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Summary from Goodreads:

Sixteen-year-old Starr Carter moves between two worlds: the poor neighborhood where she lives and the fancy suburban prep school she attends. The uneasy balance between these worlds is shattered when Starr witnesses the fatal shooting of her childhood best friend Khalil at the hands of a police officer. Khalil was unarmed.

Soon afterward, his death is a national headline. Some are calling him a thug, maybe even a drug dealer and a gangbanger. Protesters are taking to the streets in Khalil’s name. Some cops and the local drug lord try to intimidate Starr and her family. What everyone wants to know is: what really went down that night? And the only person alive who can answer that is Starr.

But what Starr does or does not say could upend her community. It could also endanger her life.

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Review: Beauty Queens by Libba Bray

Beauty Queens by Libba Bray book review

Published: May 24th, 2011 by Scholastic Press | Series: N/A | Length: 396 pages | Genre: YA, contemporary, satire | Source: Borrowed from the library | Possible Triggers: Racism, dieting/diet restriction, transphobia (not a lot, but it’s there a little), girl goes “crazy” (very stereotypical, inaccurate portrayal)

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Summary from Goodreads:

When a plane crash strands thirteen teen beauty contestants on a mysterious island, they struggle to survive, to get along with one another, to combat the island’s other diabolical occupants, and to learn their dance numbers in case they are rescued in time for the competition.

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Review of Faking Normal by Courtney Stevens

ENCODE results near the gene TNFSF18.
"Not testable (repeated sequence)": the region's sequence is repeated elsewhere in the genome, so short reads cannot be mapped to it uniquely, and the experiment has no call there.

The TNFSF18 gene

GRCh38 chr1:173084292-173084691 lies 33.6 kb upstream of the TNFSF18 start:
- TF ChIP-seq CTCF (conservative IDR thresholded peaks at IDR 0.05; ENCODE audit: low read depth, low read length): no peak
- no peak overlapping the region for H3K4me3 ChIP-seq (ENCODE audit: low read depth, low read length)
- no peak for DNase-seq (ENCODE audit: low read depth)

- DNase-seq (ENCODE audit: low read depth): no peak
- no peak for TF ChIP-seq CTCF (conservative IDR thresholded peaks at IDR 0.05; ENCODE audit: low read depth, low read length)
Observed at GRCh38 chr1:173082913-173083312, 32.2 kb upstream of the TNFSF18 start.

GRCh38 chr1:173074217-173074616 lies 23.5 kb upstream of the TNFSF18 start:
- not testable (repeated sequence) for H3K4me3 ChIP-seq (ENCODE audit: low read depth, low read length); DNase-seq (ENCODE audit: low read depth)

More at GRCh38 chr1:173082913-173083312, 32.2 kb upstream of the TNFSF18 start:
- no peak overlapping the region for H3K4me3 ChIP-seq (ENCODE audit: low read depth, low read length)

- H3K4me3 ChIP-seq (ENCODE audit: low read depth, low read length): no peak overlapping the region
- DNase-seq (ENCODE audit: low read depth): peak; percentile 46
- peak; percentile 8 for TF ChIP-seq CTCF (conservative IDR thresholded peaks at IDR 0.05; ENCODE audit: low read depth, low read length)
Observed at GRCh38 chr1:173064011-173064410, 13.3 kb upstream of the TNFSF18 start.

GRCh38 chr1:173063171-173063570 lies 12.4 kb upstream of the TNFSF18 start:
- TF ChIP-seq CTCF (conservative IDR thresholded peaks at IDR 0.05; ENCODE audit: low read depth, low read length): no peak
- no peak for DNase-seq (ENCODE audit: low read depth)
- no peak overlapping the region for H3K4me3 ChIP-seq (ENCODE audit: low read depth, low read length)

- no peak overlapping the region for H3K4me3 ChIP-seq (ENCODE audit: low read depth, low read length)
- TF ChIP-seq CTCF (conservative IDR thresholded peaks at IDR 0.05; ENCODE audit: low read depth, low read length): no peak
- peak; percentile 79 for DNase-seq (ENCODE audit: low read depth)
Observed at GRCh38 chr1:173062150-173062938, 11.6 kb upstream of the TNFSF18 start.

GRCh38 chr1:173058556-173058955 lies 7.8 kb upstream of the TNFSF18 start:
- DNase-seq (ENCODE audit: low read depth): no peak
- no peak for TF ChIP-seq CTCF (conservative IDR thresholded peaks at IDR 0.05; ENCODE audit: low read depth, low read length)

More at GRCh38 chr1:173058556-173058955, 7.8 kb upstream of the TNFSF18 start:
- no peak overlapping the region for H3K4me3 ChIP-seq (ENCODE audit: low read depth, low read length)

15726915Rating: 4/5

Release Date: February 25th, 2014

Length: 336 pages

Source: borrowed from the library

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An edgy, realistic debut novel praised by the New York Times bestselling author of Between Shades of Gray, Ruta Sepetys, as “a beautiful reminder that amid our broken pieces we can truly find ourselves.”

Alexi Littrell hasn’t told anyone what happened to her over the summer by her backyard pool. Instead, she hides in her closet, counts the slats in the air vent, and compulsively scratches the back of her neck, trying to make the outside hurt more than the inside does—and deal with the trauma.

When Bodee Lennox—“the Kool-Aid Kid”—moves in with the Littrells after a family tragedy, Alexi discovers an unlikely friend in this quiet, awkward boy who has secrets of his own. As their friendship grows, Alexi gives him the strength to deal with his past, and Bodee helps her summon the courage to find her voice and speak up about the rape that has changed the course of her life.

Trigger warning for sexual assault/rape, abuse, and death.

When I first read the blurb for this, I thought I was going to love it. I’ve always enjoyed reading books about difficult topics like this one (although have recently been neglecting them). Then I started reading it and wasn’t so sure. Luckily, it ended up getting much better from there on out and I ended up really enjoying it.